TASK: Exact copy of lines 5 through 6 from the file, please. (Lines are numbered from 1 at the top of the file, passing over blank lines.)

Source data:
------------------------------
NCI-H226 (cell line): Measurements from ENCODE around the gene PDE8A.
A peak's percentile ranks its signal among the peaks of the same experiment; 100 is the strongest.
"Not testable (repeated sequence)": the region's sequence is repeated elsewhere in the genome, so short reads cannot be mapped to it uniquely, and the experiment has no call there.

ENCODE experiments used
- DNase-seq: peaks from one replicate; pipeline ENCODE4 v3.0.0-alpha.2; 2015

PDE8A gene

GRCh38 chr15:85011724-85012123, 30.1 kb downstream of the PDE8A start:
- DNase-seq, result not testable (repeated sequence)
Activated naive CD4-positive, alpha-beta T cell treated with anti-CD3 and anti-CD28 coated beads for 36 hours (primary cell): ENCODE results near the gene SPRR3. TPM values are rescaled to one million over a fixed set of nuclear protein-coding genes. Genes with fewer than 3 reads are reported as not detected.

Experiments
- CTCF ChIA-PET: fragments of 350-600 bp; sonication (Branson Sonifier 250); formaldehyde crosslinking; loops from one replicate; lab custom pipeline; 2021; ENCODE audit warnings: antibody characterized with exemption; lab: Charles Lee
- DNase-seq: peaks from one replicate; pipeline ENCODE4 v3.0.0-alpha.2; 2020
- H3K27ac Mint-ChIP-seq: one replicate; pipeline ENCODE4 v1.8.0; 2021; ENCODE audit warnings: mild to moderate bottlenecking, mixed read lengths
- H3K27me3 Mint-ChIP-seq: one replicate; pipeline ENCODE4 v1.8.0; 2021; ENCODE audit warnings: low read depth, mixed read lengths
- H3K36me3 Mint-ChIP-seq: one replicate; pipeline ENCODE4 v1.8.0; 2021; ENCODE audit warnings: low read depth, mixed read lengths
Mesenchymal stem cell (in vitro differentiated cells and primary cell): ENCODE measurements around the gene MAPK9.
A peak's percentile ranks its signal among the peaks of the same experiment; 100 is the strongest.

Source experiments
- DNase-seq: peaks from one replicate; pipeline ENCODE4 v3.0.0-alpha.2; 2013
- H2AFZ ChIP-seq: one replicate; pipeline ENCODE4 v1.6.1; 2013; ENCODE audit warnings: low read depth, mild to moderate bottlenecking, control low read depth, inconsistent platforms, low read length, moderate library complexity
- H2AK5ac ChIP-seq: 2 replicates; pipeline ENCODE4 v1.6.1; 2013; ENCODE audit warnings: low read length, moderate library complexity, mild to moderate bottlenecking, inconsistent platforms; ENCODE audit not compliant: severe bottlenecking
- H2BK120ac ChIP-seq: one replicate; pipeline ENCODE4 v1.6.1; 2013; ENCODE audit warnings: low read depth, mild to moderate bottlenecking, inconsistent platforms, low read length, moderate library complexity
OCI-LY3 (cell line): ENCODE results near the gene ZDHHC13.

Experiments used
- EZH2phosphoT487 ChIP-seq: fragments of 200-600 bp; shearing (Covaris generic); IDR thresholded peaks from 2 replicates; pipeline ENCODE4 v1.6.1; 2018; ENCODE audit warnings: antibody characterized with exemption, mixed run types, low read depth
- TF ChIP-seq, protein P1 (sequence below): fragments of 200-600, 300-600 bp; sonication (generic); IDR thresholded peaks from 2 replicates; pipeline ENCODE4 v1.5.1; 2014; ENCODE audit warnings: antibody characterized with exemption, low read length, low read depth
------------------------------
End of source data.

- DNase-seq: peaks from one replicate; pipeline ENCODE4 v3.0.0-alpha.2; 2015

PDE8A gene